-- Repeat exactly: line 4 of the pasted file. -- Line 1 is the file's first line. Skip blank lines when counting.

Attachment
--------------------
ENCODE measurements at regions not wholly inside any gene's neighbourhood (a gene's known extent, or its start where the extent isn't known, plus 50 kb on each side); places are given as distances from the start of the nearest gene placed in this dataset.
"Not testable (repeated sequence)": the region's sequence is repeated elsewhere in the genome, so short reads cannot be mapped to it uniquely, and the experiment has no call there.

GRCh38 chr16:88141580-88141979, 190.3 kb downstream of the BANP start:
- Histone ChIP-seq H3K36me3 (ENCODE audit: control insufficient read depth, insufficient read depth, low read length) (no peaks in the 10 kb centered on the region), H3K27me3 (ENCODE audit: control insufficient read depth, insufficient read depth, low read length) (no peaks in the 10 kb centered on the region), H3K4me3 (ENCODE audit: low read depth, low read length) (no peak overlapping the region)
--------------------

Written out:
- Histone ChIP-seq H3K36me3 (ENCODE audit: control insufficient read depth, insufficient read depth, low read length) (no peaks in the 10 kb centered on the region), H3K27me3 (ENCODE audit: control insufficient read depth, insufficient read depth, low read length) (no peaks in the 10 kb centered on the region), H3K4me3 (ENCODE audit: low read depth, low read length) (no peak overlapping the region)